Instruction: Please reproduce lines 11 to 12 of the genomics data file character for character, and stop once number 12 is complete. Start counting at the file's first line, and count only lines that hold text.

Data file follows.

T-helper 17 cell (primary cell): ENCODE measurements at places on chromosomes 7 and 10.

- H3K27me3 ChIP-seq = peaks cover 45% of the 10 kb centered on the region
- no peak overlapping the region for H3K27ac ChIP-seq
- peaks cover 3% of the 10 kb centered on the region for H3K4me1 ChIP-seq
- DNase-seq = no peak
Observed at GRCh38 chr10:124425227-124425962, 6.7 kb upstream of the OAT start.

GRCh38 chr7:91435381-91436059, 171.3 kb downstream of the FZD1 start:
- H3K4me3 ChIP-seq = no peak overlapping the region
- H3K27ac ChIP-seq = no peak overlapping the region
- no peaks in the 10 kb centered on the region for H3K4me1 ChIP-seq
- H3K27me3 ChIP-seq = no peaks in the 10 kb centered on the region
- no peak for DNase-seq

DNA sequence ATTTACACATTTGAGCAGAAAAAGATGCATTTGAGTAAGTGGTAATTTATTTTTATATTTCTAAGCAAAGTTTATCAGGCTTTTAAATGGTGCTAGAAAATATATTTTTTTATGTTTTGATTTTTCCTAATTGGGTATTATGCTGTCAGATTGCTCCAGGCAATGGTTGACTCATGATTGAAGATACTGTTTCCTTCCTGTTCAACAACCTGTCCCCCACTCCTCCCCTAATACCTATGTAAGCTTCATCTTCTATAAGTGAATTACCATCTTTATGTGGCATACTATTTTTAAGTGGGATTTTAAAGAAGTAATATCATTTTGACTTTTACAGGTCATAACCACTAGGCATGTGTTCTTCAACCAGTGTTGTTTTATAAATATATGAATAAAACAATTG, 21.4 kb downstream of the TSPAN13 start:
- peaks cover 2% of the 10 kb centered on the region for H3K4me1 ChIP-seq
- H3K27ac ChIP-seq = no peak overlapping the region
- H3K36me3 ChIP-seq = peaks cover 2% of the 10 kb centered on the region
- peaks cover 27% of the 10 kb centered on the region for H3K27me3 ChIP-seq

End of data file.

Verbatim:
- H3K27me3 ChIP-seq = no peaks in the 10 kb centered on the region
- no peak for DNase-seq